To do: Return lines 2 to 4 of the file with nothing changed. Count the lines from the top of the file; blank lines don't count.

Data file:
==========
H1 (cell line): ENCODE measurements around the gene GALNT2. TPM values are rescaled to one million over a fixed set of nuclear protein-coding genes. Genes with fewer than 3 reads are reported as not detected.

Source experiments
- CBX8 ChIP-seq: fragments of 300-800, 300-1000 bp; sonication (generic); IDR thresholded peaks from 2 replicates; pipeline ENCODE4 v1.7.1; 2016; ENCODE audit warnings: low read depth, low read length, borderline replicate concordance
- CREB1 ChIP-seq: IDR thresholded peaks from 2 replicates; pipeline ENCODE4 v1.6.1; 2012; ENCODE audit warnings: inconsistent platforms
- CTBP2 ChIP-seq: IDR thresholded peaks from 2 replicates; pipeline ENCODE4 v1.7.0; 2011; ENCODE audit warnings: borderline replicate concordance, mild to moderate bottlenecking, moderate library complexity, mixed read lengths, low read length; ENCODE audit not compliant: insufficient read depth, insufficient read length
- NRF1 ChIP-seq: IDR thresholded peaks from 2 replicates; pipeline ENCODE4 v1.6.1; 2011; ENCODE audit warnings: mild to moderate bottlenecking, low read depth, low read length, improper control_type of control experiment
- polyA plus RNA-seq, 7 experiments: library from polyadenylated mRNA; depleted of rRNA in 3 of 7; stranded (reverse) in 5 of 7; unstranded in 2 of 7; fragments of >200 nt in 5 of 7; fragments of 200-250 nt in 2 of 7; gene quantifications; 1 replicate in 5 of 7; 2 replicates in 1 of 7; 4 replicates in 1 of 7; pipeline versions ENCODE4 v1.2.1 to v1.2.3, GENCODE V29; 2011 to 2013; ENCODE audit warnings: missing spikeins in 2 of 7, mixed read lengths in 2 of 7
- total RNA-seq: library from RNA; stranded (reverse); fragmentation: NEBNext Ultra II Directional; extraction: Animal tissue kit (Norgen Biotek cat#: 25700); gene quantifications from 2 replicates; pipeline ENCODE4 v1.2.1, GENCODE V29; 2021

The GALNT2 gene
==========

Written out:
Source experiments
- CBX8 ChIP-seq: fragments of 300-800, 300-1000 bp; sonication (generic); IDR thresholded peaks from 2 replicates; pipeline ENCODE4 v1.7.1; 2016; ENCODE audit warnings: low read depth, low read length, borderline replicate concordance
- CREB1 ChIP-seq: IDR thresholded peaks from 2 replicates; pipeline ENCODE4 v1.6.1; 2012; ENCODE audit warnings: inconsistent platforms